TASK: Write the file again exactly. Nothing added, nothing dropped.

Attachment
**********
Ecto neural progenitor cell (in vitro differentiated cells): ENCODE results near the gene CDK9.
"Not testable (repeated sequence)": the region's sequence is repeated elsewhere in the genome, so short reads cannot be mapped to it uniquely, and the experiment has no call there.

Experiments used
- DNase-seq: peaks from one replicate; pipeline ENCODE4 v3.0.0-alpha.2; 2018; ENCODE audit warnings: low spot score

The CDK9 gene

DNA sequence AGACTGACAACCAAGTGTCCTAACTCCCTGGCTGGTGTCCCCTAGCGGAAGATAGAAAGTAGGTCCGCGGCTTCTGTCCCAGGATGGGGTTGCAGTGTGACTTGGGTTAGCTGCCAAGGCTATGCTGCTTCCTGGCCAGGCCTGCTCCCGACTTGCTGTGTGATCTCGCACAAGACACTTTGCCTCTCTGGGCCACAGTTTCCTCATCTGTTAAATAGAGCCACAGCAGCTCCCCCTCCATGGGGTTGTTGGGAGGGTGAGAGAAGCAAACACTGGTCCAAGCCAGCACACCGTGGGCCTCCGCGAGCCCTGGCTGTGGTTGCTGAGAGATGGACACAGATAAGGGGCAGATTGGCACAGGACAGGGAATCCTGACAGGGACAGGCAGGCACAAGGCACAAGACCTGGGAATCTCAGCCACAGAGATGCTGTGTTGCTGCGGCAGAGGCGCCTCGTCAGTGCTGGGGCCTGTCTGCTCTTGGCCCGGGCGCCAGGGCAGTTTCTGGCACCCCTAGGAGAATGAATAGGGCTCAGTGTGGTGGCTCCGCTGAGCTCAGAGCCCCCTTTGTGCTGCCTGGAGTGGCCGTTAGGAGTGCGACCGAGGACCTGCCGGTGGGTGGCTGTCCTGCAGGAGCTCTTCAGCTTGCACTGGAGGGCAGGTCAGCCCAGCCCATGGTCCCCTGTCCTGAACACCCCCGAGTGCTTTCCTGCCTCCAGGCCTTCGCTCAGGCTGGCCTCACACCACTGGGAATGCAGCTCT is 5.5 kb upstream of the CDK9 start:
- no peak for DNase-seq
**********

Ecto neural progenitor cell (in vitro differentiated cells): ENCODE results near the gene CDK9.
"Not testable (repeated sequence)": the region's sequence is repeated elsewhere in the genome, so short reads cannot be mapped to it uniquely, and the experiment has no call there.

Experiments used
- DNase-seq: peaks from one replicate; pipeline ENCODE4 v3.0.0-alpha.2; 2018; ENCODE audit warnings: low spot score

The CDK9 gene

DNA sequence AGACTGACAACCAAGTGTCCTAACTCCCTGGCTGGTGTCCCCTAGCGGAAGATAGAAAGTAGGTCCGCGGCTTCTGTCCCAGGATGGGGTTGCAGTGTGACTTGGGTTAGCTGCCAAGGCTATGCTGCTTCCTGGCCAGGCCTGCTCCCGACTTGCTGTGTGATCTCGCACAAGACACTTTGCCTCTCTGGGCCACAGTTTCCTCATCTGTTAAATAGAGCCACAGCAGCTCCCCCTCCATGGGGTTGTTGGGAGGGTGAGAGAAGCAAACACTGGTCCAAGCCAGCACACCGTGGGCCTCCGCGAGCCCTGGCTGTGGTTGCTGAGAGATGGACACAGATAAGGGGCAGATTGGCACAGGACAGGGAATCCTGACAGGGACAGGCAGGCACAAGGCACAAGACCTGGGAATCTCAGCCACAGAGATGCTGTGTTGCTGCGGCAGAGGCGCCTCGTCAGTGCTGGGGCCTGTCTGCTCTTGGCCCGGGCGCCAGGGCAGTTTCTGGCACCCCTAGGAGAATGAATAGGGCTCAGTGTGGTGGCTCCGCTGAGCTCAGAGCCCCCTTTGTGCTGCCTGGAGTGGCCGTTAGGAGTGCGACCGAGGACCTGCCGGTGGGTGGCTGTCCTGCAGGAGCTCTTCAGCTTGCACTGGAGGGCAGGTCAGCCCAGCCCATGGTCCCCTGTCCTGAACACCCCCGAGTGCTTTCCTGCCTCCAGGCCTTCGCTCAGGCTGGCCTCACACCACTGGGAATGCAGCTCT is 5.5 kb upstream of the CDK9 start:
- no peak for DNase-seq